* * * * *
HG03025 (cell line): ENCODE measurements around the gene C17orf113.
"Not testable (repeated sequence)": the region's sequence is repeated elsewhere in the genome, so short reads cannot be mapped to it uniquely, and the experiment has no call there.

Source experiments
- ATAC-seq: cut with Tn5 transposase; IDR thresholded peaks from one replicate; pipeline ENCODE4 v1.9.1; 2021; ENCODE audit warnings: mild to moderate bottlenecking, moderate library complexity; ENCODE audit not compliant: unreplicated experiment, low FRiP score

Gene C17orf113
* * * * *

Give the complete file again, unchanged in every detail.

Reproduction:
HG03025 (cell line): ENCODE measurements around the gene C17orf113.
"Not testable (repeated sequence)": the region's sequence is repeated elsewhere in the genome, so short reads cannot be mapped to it uniquely, and the experiment has no call there.

Source experiments
- ATAC-seq: cut with Tn5 transposase; IDR thresholded peaks from one replicate; pipeline ENCODE4 v1.9.1; 2021; ENCODE audit warnings: mild to moderate bottlenecking, moderate library complexity; ENCODE audit not compliant: unreplicated experiment, low FRiP score

Gene C17orf113